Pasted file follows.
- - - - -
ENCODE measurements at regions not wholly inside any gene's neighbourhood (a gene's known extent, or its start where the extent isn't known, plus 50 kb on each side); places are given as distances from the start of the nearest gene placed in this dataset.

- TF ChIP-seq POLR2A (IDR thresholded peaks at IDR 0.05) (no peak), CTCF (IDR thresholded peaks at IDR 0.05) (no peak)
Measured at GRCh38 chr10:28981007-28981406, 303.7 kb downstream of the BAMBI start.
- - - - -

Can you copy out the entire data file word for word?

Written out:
ENCODE measurements at regions not wholly inside any gene's neighbourhood (a gene's known extent, or its start where the extent isn't known, plus 50 kb on each side); places are given as distances from the start of the nearest gene placed in this dataset.

- TF ChIP-seq POLR2A (IDR thresholded peaks at IDR 0.05) (no peak), CTCF (IDR thresholded peaks at IDR 0.05) (no peak)
Measured at GRCh38 chr10:28981007-28981406, 303.7 kb downstream of the BAMBI start.